DebOps for Ansible users

This document explains certain aspects of the DebOps project to existing Ansible users.

Roles and playbooks are read-only

Current Ansible ecosystem relies on Ansible Galaxy for role distrbution. The usual use case for Galaxy roles is either as examples to write your own roles, or to heavily modify them according to your own needs.

DebOps roles and provided playbooks are designed to be used in a "read-only" mode. This allows easy upgrades of the project codebase by using the git pull command, as well as distributed development model where changes and new features can be shared between DebOps users through the central repository. You are not expected to have to modify roles directly; any and all changes necessary should be supported by the role default variables which can then be modified as needed through Ansible inventory.

Many roles support usage as "role dependencies" - other roles, either those in DebOps or written by its users, can request certain configuration to be defined on their behalf. This design principle allows for the DebOps roles to be focused on specific services or applications, and encourages re-use of existing roles when writing custom ones by users. For example when you write a role that deploys a web application, you don't need to worry about required firewall configuration, web server or system package upgrades; existing roles can handle that for you.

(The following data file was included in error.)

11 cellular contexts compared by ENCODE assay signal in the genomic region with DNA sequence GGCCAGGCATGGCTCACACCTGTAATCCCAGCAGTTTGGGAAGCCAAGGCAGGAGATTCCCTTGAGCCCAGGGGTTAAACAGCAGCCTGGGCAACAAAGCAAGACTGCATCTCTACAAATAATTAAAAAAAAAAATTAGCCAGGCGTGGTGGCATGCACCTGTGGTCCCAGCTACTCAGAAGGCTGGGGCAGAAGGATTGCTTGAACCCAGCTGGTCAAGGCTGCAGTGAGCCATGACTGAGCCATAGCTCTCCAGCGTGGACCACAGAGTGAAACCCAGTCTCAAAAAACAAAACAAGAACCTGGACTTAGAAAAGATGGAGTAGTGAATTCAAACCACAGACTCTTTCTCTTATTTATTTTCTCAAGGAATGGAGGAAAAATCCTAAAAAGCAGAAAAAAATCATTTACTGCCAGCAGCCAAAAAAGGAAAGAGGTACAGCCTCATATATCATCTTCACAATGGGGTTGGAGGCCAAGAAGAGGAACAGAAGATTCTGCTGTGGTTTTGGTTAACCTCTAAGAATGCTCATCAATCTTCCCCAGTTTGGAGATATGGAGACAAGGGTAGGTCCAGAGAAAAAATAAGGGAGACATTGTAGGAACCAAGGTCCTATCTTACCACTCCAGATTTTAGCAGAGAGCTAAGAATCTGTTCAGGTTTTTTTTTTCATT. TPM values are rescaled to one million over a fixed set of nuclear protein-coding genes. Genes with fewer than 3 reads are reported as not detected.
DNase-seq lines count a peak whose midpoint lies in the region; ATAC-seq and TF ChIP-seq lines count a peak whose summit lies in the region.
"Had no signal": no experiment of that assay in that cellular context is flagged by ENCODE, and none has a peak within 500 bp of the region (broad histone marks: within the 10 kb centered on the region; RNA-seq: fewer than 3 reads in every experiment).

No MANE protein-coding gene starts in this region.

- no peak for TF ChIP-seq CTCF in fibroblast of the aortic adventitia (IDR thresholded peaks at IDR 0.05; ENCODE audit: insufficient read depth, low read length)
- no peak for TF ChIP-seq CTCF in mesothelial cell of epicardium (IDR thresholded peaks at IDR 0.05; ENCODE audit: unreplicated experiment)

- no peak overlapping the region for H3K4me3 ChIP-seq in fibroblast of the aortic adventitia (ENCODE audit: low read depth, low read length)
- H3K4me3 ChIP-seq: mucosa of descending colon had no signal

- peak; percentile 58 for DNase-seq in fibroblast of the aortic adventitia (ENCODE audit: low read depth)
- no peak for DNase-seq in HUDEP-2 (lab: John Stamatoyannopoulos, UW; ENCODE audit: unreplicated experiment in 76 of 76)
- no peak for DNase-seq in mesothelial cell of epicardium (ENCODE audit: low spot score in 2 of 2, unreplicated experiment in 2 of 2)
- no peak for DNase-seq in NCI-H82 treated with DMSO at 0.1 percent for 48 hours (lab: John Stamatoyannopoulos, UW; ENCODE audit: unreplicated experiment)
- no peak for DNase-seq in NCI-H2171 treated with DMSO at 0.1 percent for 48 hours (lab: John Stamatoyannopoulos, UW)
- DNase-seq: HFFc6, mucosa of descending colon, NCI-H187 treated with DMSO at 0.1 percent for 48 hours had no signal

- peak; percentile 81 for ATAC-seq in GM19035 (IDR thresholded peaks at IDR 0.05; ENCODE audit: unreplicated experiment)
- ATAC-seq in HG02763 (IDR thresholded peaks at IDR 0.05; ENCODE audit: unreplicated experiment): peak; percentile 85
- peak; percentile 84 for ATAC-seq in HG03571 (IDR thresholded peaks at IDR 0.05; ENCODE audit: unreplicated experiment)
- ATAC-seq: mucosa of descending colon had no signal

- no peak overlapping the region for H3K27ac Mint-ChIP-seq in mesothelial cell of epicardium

Roles and playbooks are shared between multiple inventories

The custom debops* scripts provided with DebOps support creation and management of multiple "project directories". Each project directory contains its own Ansible inventory, as well as custom playbooks, roles and other resources written for that environment. This allows easy creation of development, test and production environments that use the same set of playbooks and differ only via inventory variables.

Ansible inventory is a source of truth

DebOps roles don't modify the Ansible inventory directly, it is treated as the "source of truth" defined by the user. This means that users can provide any inventory they want to use, be it a set of static YAML files, or a dynamic inventory based on scripts and a database. Users don't even need to specifically configure things, many roles use sensible defaults to configure the host according to its environment (DNS domain name, IP addresses, number of CPU cores, amout of RAM, network interfaces, etc.). The aim is to have roles that work fine with default configuration in a typical Debian installation, with configuration tweaked to provide more security when necessary.